Wednesday, June 06, 2012

An Early June Walkabout, Part 2

As I've been thinking about writing this second installment of my walkabout 2 days ago, I've also been trying to figure out why I think it's special and worth writing about.  Just a little over an hour out back walking, with 2 large dogs disturbing everything around.  Sixteen different wildflowers blooming that I remember (none of which I planted or even seeded in).  Six different butterfly or skipper species that I photographed.  Beetles.  Wasps.  Flies.  Spiders. 

Compared with my first walks over the same territory 5 years ago, this is a cornucopia of plant and animal life.  We've done little except let the plants grow and burn twice.  Oh, and we mow a new path each year, have seeded a few wildflowers in (but have only seen compass plant germinate and grow for sure), and have pulled up a lot of yellow sweet clover.   The recuperative power is impressive...but not boundless. 

But back to the recent walkabout....

Leaving the Cedar Grove, the boys and I wandered into the Back 5 Acres.  The path was full of a small, grayish green, rather dainty plant that I knew I'd seen before but couldn't remember.  It had dainty, pinkish white, pea shaped flowers...looking it up, I've re-identified this pleasant prairie species as prairie trefoil (Lotus unifoliolatus), an annual with seeds that quail apparently enjoy eating.  (Maybe its presence explains, in part, why I've been hearing bobwhites call almost every time I walk out back!)

Green antelopehorn (Asclepias viridis) was everywhere, still with a few blooms here and there, but mainly sporting lots of ripening pods.  A couple pods had even split open and were already releasing their fluffy contents to the winds.  This pod had extra contents:  a gaggle (what would be the correct group term?) of small milkweed bugs (Lygeaus kalmii) having a rather risque party, from the looks of it.  Adults eat flower nectar and may eat milkweed seeds;  if times are lean, they have even been known to scavenge and become predacious.

Just down the path from the milkweed pod milkweed bug pad was a milkweed pod that had been sliced in half by the mower several weeks ago but had not shriveled and died.  This let me see the structure of the pod walls in a semi-mature pod, which I thought was rather interesting.  It reminds me of bird bones or of roof trusses.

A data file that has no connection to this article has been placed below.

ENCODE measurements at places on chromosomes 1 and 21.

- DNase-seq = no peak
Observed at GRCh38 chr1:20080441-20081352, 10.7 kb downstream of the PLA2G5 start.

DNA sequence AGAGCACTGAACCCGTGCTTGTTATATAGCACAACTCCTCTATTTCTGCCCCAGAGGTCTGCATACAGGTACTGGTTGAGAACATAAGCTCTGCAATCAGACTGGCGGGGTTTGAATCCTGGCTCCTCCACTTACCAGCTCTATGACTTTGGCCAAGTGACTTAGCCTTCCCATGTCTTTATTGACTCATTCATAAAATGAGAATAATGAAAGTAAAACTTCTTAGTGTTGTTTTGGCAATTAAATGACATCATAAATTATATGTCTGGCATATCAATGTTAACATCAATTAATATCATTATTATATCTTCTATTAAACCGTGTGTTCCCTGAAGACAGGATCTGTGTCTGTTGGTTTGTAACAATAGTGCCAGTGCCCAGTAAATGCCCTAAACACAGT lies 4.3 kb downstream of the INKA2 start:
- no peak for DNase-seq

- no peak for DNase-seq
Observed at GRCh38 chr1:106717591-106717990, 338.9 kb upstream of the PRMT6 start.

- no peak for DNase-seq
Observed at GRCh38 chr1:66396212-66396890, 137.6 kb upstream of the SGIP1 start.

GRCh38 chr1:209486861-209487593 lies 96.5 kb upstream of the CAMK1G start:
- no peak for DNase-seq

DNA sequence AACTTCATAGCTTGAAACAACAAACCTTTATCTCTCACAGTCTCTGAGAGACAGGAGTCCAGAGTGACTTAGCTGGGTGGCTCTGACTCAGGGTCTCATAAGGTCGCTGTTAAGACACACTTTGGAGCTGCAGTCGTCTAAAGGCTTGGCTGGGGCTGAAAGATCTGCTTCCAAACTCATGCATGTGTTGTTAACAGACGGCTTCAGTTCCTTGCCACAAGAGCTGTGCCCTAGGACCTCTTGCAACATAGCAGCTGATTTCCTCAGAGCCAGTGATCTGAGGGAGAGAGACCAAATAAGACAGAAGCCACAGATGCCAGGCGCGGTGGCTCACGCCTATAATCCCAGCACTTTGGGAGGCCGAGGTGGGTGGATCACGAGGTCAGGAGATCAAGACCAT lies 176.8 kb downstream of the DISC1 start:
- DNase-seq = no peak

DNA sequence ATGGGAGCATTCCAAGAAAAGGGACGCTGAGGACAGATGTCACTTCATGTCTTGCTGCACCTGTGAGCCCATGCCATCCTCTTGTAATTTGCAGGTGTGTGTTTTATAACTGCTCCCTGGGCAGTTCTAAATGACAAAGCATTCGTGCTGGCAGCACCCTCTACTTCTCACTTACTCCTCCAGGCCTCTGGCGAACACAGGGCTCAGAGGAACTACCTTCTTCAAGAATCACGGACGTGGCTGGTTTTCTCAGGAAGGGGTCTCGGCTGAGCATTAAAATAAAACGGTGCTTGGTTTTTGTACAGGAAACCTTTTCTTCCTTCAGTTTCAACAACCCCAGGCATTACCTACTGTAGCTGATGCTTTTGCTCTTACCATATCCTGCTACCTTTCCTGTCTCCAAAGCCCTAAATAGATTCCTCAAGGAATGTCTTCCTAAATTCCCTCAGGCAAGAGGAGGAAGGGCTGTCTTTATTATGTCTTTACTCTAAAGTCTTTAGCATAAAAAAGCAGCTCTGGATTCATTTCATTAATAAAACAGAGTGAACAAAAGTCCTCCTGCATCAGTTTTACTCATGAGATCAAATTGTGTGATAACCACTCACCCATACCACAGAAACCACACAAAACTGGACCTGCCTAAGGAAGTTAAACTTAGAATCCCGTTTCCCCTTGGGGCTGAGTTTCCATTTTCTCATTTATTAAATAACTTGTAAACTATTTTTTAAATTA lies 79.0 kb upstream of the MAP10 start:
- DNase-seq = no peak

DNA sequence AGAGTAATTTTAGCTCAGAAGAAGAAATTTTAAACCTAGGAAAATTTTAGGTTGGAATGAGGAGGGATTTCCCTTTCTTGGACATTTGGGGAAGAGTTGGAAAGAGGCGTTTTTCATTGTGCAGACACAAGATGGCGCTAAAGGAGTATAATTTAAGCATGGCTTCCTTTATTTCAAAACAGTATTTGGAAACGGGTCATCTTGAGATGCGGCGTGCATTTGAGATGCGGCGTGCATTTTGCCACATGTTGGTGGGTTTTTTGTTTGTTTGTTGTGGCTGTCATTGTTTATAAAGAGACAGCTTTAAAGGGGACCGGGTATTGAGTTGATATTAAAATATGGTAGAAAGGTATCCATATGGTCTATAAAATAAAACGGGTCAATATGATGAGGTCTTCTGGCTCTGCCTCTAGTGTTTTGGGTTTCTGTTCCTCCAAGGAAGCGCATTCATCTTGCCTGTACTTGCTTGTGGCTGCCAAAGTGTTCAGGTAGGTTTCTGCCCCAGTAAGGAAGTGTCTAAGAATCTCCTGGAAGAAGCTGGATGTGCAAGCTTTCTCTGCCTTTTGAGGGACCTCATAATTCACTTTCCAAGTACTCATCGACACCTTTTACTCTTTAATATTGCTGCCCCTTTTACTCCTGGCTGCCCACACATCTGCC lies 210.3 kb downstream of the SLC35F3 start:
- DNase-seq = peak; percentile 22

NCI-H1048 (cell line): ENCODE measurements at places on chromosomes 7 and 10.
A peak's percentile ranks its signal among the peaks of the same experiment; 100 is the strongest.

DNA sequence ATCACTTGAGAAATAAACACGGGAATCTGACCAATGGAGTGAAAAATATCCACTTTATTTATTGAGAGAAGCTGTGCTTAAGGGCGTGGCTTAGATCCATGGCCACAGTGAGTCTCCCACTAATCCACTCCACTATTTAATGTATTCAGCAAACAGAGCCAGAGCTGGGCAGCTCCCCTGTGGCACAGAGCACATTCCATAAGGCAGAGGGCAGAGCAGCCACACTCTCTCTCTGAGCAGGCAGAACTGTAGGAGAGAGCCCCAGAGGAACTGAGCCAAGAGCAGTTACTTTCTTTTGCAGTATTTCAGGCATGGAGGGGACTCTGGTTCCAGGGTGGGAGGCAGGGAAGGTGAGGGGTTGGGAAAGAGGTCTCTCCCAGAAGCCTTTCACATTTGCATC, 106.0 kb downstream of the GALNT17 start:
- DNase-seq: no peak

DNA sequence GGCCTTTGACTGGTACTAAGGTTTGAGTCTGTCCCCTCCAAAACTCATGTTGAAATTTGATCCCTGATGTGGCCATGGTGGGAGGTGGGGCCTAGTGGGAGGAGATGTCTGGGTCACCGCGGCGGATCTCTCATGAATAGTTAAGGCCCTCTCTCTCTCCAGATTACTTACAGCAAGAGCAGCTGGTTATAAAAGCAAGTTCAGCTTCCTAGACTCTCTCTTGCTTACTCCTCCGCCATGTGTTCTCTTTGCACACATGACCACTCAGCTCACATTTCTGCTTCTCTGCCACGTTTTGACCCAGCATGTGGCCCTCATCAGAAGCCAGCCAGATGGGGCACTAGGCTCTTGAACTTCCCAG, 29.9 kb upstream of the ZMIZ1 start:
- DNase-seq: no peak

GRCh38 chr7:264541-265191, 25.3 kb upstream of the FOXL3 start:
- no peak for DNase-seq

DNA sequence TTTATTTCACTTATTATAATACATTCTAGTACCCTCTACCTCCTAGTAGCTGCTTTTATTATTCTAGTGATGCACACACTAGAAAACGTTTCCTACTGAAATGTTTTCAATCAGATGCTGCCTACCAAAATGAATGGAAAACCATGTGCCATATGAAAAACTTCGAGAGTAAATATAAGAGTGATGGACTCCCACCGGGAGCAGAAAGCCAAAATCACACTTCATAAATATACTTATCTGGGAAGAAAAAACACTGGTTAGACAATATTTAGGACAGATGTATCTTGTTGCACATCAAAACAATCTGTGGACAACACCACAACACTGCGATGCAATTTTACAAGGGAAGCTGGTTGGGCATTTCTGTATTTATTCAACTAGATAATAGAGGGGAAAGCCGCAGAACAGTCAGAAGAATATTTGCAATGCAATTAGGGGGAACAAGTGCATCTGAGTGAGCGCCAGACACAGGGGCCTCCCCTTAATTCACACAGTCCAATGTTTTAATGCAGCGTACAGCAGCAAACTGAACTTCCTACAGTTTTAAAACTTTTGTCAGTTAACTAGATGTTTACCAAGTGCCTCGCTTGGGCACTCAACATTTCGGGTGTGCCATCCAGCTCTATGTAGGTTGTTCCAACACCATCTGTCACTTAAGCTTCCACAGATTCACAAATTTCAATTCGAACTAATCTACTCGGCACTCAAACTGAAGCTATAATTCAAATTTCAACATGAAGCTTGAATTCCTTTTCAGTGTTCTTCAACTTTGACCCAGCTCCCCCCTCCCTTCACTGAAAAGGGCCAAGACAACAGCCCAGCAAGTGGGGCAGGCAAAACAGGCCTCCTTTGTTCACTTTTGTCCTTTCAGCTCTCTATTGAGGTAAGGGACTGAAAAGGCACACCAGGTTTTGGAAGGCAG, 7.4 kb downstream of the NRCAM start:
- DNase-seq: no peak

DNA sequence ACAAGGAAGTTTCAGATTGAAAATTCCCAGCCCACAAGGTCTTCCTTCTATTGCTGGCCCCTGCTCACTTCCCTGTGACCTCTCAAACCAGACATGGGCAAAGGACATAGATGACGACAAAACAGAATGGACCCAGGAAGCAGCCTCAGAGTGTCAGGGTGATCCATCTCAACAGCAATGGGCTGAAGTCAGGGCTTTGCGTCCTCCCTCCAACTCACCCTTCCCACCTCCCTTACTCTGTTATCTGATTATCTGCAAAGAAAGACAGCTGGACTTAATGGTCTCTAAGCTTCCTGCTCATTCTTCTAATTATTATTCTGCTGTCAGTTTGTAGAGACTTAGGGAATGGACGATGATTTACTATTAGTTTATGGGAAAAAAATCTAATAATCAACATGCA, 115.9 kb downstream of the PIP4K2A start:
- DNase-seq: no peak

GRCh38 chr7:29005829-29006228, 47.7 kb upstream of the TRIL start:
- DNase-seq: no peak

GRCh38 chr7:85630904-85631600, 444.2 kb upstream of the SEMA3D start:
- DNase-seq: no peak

The green antelopehorn wasn't done showing me things yet.  I started noticing that many of these plants had mature short-horned grasshoppers on them;  these two stayed still long enough for me to snap their picture.  When I enlarged it, I noticed that they had a shy friend - note the antennae sticking up from the tip of the pod!  Obviously grasshoppers don't find milkweed sap all that disgusting, based on the damage being done to the pods of grasshopper-laden green antelopehorn.

This abundant milkweed species had one last interesting inhabitant to share with me:  baby bugs.  This cluster of green antelopehorn pods was hosting another bug gaggle, this time of nymphs (young) of the large milkweed bugs (Oncopeltus fasciatus).  With very similar looks, life cycle, and eating habits, it's easy to mix the two species of milkweed bugs up, especially in the nymph stages.  There's just a slightly different pattern of black behind their head.  If you look closely, you can see that several of these nymphs have their beaks (the official name for their strawlike mouthparts) stuck into the pod.  These beaks consist of 2 tubes: one tube is used to insert saliva into the food material and the other tube sucks back up the mix of saliva and, in this case, plant juices.

Nectar seemed to be the appeal of the yellow coneflowers, Ratibida columnifera, that I started seeing about halfway through the Back 5.  I saw numerous beetles, a few flies, and several butterflies partaking of this treat - this particular bloom is hosting a female common checkered-skipper, (Pyrgus communis).  Common checkered-skippers actually overwinter as full grown caterpillars;  thus, a particularly hard winter can result in a sharp decline in numbers the following spring and summer.  Certainly I'm seeing plenty this year!

Well, my eyes are getting tired and my thoughts are turning towards a good night's sleep.  How about if we continue this walkabout sometime tomorrow?


~Gardener on Sherlock Street said...

How interesting to see the milkweed pod structure in the one that got cut.
The sweet coneflowers are very nice and you got one with a butterfly!

~Gardener on Sherlock Street said...

Me again. Came across you comment on my salvia in the front garden. I do not know the variety. Our amazing gardening neighbor shared it with me when we moved into the house. It self seeds some and spreads a little. I'll gladly share some next spring!!! It transplants best then.

Gaia Gardener: said...

I'd love some of that salvia - it's gorgeous! (And it spreads, too. Better and better!)

Melanie said...

I have been cracking up about the plants that I purchased from High country gardens last year, are being found in abundance in the pastures
:-) But I DO love them!! Can't wait to see what else you have been finding!

Gaia Gardener: said...

Melanie, Don't feel bad about buying them from High Country Gardens. Most of these plants don't transplant well from the field because their roots are too deep, so buying small plants started from seed is a good way to go. Of course, you can always try collecting seed and starting them yourself!